For the most
part, British tanks of the WWII era were ugly, unreliable, under gunned, under
armored, cramped, hard to get out of, etc. There were few bright spots, one
being the Matilda – at least until the Germans turned their 88s on them. The
Crusader tanks were a good looking line of “Cruiser” type machines. They were
low slung and surprisingly modern in appearance, much more so than their
replacement - the Cromwell. They were fast and agile but still very British in
their thin armor, 2-pdr. main gun, deplorable reliability, and cramped crew
quarters. I recently watched a documentary on British tankers of the period.
Without exception, all the surviving men spoke bitterly about being sent into
battle in the inferior British tanks.
the kit instructions: “From the late 1930s, British army doctrine called for the
development of two main types of tanks, the heavily armored infantry tank and
the faster ‘Cruiser’ tank. With WWII looming, Nuffield was offered a role in
developing the A13 Mk.III Covenanter tank, but the company declined and chose to
proceed with the development of its own model, the A15 Crusader. Problems with
the Covenanter eventually saw the Crusader replacing it in mass production.
Initial armament was a 2-pounder gun in the main turret and a Besa machine gun
in an auxiliary hull turret. The 18.8 ton tank had high mobility and a top speed
of over 40km/h thanks to its Christie suspension and 12-cylinder Liberty engine,
but armor protection was sacrificed as the Crusader only had relatively thin
20mm turret and 26mm hull frontal armor. Production of the Crusader Mk.I began
in May 1941 and they were first sent to North Africa to equip the 7th
Armored Division. The tank’s baptism of fire came during an attempt to relieve
besieged Tobruk, Operation Battleaxe, where it was outmatched by the better
armed Panzer III and had issues with reliability. Taking lessons from combat
experience, the MkII featured improved armor protection and had the ineffective
machine gun turret removed, while the final Mk.III variant featured a more
powerful 6-pounder gun. Production ended in 1943 with a total of 5,300 Crusaders
produced, and despite its shortcomings, the tank played an important role in the
Allied victory in North Africa.”
1/48th Crusader Mk.I/II is number 41 in their Military Miniatures
series. The instructions are well printed and easy to follow. The engineering of
the Tamiya Crusader is superb, resulting in beautiful detail without difficult
construction or an excessive parts count. The kit is crisply molded in tan
plastic and there is almost no flash on the kit parts. No figure is included.
The kit decals are thin, in register, and provide markings for five North
African tanks. There is a metal chassis and nice link and length tracks with the
longer portions pre-formed, minimizing assembly time.
somewhat from the kit instructions’ assembly sequence, I built the kit in three
major sub-assemblies: the chassis, the upper hull, and the turret. I left the
tracks off until after painting for ease of weathering. The metal chassis
required the use of Super Glue when I installed the road wheels and other
plastic parts attached to it. The excellent fit of the parts, minimal cleanup
and excellent engineering really made for a rewarding and painless build. After
about five hours of building, I had the three main components (chassis, upper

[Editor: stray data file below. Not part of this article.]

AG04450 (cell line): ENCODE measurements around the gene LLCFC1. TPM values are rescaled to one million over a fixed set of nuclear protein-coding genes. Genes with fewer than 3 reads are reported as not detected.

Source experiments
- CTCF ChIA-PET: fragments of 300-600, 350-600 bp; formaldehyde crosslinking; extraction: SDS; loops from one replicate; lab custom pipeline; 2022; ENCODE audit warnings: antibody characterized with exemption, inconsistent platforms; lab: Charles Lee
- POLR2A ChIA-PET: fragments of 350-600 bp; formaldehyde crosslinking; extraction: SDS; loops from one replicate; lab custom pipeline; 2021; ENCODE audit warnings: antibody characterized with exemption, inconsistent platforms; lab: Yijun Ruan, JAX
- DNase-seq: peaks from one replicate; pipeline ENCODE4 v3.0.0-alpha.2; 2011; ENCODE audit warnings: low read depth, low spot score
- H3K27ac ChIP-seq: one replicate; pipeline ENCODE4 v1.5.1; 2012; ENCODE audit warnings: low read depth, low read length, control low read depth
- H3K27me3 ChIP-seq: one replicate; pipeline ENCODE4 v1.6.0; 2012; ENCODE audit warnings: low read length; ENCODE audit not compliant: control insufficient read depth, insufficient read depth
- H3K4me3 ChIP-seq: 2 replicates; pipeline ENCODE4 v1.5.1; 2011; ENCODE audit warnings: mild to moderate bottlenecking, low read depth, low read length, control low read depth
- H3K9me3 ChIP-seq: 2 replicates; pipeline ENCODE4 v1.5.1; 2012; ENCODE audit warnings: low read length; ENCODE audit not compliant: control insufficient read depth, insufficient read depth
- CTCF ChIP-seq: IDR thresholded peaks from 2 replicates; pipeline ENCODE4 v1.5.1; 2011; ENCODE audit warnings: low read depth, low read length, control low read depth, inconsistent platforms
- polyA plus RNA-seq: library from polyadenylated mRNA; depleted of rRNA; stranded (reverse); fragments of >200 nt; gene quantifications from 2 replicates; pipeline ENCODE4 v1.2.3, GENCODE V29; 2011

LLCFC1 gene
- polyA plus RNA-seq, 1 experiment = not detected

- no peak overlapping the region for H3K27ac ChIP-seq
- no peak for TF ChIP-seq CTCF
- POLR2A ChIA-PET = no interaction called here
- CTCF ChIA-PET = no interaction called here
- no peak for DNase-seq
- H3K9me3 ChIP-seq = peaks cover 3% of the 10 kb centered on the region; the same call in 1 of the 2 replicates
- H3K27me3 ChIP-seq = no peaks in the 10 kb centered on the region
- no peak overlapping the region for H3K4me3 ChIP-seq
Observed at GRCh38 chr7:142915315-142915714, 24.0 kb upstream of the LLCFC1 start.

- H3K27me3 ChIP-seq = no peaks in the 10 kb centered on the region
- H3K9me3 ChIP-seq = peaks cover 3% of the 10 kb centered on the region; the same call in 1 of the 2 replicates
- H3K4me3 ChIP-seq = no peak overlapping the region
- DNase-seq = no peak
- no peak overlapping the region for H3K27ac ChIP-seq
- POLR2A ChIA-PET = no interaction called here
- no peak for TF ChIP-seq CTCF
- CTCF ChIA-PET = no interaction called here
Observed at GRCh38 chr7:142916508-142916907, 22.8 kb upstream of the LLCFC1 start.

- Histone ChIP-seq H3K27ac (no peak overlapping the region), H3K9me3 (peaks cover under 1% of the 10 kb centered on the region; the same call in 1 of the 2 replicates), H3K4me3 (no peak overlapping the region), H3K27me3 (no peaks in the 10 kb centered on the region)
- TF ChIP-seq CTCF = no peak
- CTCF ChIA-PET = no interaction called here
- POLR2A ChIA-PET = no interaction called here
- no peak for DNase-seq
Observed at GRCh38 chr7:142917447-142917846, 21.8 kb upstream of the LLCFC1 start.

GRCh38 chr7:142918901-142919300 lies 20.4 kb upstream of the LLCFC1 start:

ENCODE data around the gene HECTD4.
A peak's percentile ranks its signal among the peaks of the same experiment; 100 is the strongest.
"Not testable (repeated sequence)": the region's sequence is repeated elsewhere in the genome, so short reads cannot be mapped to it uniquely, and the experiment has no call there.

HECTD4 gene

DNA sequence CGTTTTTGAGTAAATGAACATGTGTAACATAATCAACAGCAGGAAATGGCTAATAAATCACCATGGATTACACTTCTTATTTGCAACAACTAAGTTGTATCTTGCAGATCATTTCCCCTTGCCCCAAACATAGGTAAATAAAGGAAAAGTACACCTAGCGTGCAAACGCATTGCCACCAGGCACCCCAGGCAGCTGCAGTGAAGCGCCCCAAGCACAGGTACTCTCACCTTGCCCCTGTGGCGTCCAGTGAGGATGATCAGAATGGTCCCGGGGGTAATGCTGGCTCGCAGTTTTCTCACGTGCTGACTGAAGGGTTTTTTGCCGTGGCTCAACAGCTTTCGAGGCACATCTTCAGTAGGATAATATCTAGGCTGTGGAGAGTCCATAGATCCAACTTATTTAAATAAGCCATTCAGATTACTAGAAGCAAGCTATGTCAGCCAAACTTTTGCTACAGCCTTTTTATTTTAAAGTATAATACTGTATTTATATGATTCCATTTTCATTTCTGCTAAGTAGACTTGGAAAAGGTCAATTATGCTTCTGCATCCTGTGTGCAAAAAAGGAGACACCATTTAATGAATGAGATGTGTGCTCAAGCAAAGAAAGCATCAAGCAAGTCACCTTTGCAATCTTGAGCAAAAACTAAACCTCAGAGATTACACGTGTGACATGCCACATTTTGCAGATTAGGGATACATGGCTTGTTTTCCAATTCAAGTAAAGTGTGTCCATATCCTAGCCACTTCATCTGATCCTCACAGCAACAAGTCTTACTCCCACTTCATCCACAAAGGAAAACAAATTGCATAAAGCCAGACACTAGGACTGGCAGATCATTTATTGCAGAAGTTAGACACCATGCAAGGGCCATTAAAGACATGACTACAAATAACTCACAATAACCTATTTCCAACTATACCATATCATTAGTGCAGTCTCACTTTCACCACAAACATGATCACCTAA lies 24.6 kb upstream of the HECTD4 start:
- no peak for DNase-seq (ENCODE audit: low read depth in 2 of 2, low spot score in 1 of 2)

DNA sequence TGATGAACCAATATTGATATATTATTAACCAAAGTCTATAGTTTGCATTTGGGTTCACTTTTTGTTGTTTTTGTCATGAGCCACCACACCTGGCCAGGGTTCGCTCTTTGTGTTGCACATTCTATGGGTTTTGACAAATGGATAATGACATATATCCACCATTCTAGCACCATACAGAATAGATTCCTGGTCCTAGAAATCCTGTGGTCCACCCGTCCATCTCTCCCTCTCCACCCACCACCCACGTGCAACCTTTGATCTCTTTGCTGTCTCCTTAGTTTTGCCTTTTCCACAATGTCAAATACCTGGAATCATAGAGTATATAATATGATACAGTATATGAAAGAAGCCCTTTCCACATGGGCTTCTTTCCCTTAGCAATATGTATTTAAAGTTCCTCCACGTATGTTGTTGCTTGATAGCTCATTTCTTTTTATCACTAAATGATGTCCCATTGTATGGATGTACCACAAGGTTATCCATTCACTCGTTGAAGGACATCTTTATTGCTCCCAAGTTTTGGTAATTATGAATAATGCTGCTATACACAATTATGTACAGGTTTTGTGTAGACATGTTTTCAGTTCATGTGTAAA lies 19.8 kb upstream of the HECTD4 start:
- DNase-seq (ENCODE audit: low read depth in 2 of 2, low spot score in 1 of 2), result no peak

hull and turret) ready for paint. The only speed bump during construction was
that the tracks were a link short on each side. Thankfully, there were extra
links included and the tracks fit great once these were added. I think the
problem was simply an omission in the instructions.
chose the fifth of the kit markings - option “E”, a Crusader Mk.II of the 1st
Armored Division, El Hamma, March 1943. First, everything was airbrushed
PolyScale acrylic Deck Tan thinned with Future. Thinning with Future helped the
paints spray better and the satin finish was better suited to washes/filters.
Next came the unpleasant (for me) three hour task of masking for the darker camo
color. I used a kneadable eraser rolled
into thin “snakes” to outline the camo
and then I used pieces of the same eraser pressed flat to mask off the rest of
the tan. I sprayed PolyScale acrylic RLM 73 for the darker camo color.
tracks were brush-painted dark gray next. They were dry-brushed with Testors
oil-based silver prior to installation and weathering.
started the weathering process by applying a thin, black, soapy water
filter/wash. I went section by section, using a Q-tip to remove some of the wash
and to streak it unevenly. I then dry-brushed some thinned Deck Tan and RLM 73
to accent detail and further vary tone. Once the tracks were installed, the
tracks and chassis were strategically dry-brushed with Italian Hazel Tan paint
to approximate the dusty North African conditions in which these tanks operated.
Good pictures of actual Crusader Mk.IIs proved invaluable during the weathering
upper hull was screwed to the chassis and the turret was added. I then
air-brushed Poly Scale Flat Clear mixed with a few drops of Hazel Tan over the
entire tank. I used pastels to further dirty the Crusader. I added two stretched
sprue antennae and final detailing was then completed.
created another winner with this kit. From start to finish it took me less than
15 hours over the course of a week! Construction of the Crusader Mk.II was
enjoyable and relaxing with no real problem spots to speak of. Tamiya’s smart
engineering, terrific fit, and beautiful moldings resulted in a great looking
finished product. The two tone paint scheme was a challenge but I liked the end
result. I really enjoyed Tamiya’s small scale Crusader. Highly recommended!
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